A Different Feeling for this July 4th

Although today is a day of celebration, it doesn’t feel like it has in the past, at least to me. I love history, and I especially love the Revolutionary period. And while the men of that era were flawed in many, many ways, I appreciate and admire their actions in regards to the Revolution.  Looking back over the last few months, we need more people like the revolutionaries – people who will stand up to tyranny and oppression.

While we celebrate the Declaration of Independence today, I’m also drawn towards the 4th of July speech given by Frederick Douglass in 1852.  Unfortunately, we can draw a number of parallels to our nation today.

Though slavery, as it was known to Americans in 1852, does not exist here today, do we not still have what Douglass calls “gross injustice and cruelty” perpetrated onto large swaths of our population?  Has it not been any more glaring since the new administration took office?  Haven’t attempts to expand injustice and cruelty been made since day one?  Is it even necessary to elaborate on that?

Douglass says in this speech, “Whether we turn to the declarations of the past, or to the professions of the present, the conduct of the nation seems equally hideous and revolting.”  Indeed it does. Though slavery is gone, hate, prejudice, racism, and intolerance remain. Our government, especially under the present administration, has shown that it does not care about our lives, our liberty, our pursuits of happiness.  In the document we celebrate on this day it is written, “That to secure these rights, Governments are instituted among Men, deriving their just powers from the consent of the governed, — That whenever any Form of Government becomes destructive of these ends, it is the Right of the People to alter or to abolish it, and to institute new Government, laying its foundation on such principles and organizing its powers in such form, as to them shall seem most likely to effect their Safety and Happiness.”  These words are no less revolutionary today than they were when they were written. The Declaration of Independence recognizes this.  Jefferson wrote, “all experience hath shewn that mankind are more disposed to suffer, while evils are sufferable than to right themselves by abolishing the forms to which they are accustomed.”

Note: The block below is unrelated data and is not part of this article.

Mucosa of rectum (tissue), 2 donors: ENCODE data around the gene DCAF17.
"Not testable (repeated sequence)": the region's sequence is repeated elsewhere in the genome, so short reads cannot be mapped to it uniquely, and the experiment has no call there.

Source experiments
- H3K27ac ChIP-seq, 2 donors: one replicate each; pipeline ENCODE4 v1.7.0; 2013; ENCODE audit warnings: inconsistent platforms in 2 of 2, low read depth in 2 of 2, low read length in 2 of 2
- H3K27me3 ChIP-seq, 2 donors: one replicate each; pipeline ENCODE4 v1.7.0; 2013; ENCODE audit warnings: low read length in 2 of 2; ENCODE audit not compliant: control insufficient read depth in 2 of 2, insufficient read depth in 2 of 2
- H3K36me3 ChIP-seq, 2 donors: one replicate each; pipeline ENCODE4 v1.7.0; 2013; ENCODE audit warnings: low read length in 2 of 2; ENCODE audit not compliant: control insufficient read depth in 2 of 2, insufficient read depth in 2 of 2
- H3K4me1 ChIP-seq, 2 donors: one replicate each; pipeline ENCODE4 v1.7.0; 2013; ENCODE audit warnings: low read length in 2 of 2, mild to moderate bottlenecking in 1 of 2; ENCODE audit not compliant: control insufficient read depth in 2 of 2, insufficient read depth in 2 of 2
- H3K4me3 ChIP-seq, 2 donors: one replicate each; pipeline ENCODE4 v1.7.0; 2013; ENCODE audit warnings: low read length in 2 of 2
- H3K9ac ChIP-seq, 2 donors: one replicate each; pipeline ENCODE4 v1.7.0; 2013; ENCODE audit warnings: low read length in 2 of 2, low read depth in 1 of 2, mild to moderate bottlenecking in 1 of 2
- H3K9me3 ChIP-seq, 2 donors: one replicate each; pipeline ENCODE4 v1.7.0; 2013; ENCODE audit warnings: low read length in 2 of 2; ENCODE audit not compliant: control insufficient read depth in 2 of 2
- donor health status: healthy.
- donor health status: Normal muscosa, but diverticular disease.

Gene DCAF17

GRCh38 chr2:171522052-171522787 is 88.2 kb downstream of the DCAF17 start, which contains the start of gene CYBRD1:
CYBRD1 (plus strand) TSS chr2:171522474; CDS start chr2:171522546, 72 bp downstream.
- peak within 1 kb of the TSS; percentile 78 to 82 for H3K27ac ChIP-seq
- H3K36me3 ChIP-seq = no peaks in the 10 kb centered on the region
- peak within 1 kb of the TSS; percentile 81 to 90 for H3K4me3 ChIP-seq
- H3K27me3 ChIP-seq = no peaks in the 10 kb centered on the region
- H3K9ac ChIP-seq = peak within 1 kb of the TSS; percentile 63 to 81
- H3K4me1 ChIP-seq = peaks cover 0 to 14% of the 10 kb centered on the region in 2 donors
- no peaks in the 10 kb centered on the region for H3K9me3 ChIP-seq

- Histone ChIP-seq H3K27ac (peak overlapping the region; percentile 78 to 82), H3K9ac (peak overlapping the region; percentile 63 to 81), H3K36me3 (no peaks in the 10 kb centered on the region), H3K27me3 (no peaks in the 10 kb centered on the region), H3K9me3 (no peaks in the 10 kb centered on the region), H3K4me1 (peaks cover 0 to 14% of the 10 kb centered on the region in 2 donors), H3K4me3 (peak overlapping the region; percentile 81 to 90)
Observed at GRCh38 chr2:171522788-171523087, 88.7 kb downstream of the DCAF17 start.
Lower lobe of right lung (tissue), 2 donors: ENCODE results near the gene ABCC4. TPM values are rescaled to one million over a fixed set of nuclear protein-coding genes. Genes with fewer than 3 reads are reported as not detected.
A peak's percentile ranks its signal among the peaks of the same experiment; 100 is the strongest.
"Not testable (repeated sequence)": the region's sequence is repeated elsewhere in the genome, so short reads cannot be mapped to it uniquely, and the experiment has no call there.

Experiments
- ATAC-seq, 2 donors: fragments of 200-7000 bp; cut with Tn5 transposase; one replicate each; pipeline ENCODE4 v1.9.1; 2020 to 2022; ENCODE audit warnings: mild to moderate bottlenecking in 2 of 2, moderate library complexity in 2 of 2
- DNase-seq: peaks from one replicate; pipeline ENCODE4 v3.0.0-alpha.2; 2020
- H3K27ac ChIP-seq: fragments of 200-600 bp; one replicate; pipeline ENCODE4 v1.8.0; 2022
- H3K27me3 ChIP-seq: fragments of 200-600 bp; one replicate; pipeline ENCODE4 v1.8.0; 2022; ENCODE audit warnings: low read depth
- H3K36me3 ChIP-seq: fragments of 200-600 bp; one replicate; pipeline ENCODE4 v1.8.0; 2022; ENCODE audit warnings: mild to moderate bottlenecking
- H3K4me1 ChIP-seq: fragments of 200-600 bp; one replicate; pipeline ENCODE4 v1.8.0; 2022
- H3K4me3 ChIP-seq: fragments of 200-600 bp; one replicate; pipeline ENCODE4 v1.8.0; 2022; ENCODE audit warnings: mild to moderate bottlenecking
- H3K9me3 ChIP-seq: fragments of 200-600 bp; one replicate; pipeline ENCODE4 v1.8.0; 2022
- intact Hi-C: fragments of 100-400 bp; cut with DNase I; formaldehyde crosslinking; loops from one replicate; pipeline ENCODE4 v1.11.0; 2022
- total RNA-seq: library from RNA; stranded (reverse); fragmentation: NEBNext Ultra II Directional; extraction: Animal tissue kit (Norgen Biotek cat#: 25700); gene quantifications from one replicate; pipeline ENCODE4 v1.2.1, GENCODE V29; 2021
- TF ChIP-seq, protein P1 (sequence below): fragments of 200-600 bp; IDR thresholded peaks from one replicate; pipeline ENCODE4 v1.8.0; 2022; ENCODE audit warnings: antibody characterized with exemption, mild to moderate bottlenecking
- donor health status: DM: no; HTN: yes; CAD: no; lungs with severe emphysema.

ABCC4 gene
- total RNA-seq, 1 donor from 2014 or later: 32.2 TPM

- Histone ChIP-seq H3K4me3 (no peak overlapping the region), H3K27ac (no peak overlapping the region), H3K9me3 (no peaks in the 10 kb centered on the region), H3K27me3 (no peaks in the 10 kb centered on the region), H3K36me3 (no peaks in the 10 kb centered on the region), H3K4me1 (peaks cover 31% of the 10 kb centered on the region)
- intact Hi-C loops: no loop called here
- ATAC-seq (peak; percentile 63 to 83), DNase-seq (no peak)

But it immediately follows, “When a long train of abuses and usurpations, pursuing invariably the same Object evinces a design to reduce them under absolute Despotism, it is their right, it is their duty, to throw off such Government, and to provide new Guards for their future security.”  How can we do this?  Douglass, in his speech, said, “The conscience of the nation must be roused; the propriety of the nation must be startled; the hypocrisy of the nation must be exposed; and its crimes against God and man must be proclaimed and denounced.” Some Americans have taken this up, with protests in the streets, with calls and visits to their representatives, and with loud denunciations and complaints. If the government continues to abuse and usurp, let us hope that even more Americans take action.

We must all do what we can to preserve our liberties, to preserve the ideals of the Declaration of Independence.  We don’t necessarily need armed rebellion against our government, but we do need to hold our government and our people responsible for their actions. This is the way to ensure our liberty. We cannot allow our fellow citizens to harass, intimidate, and attack others. We cannot allow our elected leaders to do so either. Nor can we sit by idly as they strip us of rights that those who came before us fought so dearly for, sometimes with their lives.  Otherwise, there is no need to celebrate today.

Douglass claimed that “America is false to the past, false to the present, and solemnly binds herself to be false to the future.”  I hope that he is wrong.

I would like to end with what is probably the most well-known part of Douglass’s speech, as a reminder that if we remain false to the future, we may be doomed to repeat the past.

“What, to the American slave, is your 4th of July? I answer: a day that reveals to him, more than all other days in the year, the gross injustice and cruelty to which he is the constant victim. To him, your celebration is a sham; your boasted liberty, an unholy license; your national greatness, swelling vanity; your sounds of rejoicing are empty and heartless; your denunciations of tyrants, brass fronted impudence; your shouts of liberty and equality, hollow mockery; your prayers and hymns, your sermons and thanksgivings, with all your religious parade, and solemnity, are, to him, mere bombast, fraud, deception, impiety, and hypocrisy—a thin veil to cover up crimes which would disgrace a nation of savages. There is not a nation on the earth guilty of practices, more shocking and bloody, than are the people of these United States, at this very hour.”



For the full text of the Declaration of Independence, you can click here.  For the full text of Douglass’s 1854 Fourth of July speech, you can click here.

Image credit.

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